France plans asylum ‘hotspots’ in Libya to stem migration

French President Emmanuel Macron announced Thursday a new step to try to control the flow of migrants before they even arrive in Europe.








To do that, he said, France will create centers in Libya to process asylum seekers.

“The idea is to create hotspots to avoid people taking crazy risks when they are not all eligible for asylum. We’ll go to them,” Macron said at a naturalization ceremony in the central city of Orleans.

Macron said the centers will be ready “as soon as this summer.”

France offered asylum to 20,620 refugees in 2015, according to the EU’s statistics agency, Eurostat, more than any other EU nation except Germany.

The U.N. High Commissioner for Refugees estimated 112,027 migrants from northern Africa and the Middle East traveled across the Mediterranean to Europe so far this year through Wednesday. A total of 2,378 people have drowned or are missing, the U.N said.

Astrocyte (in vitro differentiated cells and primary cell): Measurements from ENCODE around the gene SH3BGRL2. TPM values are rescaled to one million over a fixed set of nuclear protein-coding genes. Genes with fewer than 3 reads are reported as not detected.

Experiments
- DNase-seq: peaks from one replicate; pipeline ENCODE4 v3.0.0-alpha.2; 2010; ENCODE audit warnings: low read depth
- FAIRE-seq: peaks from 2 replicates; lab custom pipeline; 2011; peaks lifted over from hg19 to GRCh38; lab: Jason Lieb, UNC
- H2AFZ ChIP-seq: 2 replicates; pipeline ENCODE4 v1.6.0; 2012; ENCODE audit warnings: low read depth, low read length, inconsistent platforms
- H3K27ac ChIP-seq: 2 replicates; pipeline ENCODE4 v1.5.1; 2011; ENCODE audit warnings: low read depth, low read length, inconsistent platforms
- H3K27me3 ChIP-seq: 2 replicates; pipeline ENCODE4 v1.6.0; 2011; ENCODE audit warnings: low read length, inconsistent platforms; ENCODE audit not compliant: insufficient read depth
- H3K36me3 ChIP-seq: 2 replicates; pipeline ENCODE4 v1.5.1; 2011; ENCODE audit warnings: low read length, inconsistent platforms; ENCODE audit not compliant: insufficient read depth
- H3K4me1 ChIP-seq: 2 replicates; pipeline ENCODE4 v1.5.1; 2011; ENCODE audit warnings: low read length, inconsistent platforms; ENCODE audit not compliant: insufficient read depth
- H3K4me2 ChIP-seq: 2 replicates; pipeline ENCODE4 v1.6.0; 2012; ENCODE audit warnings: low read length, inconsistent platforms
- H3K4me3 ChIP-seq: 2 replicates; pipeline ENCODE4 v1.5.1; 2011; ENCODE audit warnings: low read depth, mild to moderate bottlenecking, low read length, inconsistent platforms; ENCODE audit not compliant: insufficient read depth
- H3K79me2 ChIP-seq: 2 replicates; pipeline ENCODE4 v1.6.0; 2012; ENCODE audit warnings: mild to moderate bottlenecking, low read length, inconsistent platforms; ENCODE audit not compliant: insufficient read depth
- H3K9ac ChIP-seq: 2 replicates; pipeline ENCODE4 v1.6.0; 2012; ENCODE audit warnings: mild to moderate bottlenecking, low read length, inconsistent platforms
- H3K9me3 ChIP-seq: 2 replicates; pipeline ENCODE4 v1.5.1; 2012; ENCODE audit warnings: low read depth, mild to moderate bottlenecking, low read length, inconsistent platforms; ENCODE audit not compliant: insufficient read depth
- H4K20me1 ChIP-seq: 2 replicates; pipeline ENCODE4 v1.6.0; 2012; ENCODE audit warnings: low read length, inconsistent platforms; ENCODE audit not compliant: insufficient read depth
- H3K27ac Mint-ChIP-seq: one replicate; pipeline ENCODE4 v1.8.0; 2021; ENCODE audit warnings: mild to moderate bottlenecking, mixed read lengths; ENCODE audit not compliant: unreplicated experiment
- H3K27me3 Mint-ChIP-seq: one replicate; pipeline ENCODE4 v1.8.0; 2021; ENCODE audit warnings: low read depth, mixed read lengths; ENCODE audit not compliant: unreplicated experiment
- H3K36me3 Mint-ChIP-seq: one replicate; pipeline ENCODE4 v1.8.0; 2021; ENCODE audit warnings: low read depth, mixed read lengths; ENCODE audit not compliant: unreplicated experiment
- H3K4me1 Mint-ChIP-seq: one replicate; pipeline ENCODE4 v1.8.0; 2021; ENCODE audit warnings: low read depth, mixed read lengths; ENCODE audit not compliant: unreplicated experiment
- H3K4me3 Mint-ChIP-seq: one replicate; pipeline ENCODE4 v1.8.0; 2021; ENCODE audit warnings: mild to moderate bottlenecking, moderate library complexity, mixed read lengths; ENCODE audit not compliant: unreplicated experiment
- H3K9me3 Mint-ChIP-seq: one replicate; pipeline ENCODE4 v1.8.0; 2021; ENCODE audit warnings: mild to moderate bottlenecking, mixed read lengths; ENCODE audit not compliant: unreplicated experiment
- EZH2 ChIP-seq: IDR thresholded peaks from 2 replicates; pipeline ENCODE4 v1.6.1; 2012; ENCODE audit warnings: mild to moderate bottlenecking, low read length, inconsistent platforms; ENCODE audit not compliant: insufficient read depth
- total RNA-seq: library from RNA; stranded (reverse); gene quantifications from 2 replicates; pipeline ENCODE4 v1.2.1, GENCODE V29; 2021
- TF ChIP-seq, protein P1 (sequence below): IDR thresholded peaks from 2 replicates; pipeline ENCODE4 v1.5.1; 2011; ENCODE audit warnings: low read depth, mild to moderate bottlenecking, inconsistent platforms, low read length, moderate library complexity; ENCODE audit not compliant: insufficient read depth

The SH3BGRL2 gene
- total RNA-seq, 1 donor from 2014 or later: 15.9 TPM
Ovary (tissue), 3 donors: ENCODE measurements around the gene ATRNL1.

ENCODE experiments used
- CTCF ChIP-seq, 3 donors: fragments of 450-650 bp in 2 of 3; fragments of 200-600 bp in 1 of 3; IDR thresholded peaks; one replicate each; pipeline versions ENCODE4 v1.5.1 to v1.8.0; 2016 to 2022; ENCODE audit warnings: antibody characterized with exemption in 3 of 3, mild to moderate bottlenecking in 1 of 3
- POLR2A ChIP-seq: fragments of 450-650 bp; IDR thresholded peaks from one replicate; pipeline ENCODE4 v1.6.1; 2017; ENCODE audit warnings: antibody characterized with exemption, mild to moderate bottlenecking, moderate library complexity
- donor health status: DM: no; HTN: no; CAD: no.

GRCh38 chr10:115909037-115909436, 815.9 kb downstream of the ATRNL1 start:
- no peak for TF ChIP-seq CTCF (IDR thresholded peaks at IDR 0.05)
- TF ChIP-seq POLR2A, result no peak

Last year, 362,653 arrived in Europe by sea, according to U.N. data.

“The other European countries are very reluctant. We will try to do it with Europe, but France will do it,” Macron said. “The aim is to ensure pre-processing of requests, rather than letting people cross the Mediterranean at the risk of their lives.”

Earlier this week Macron hosted peace talks in Paris, where Libyan Prime Minister Fayez al-Sarraj and Gen. Khalifa Haftar, commander of the rebellious Libyan National Army, agreed to a cease-fire and new elections.

By Allen Cone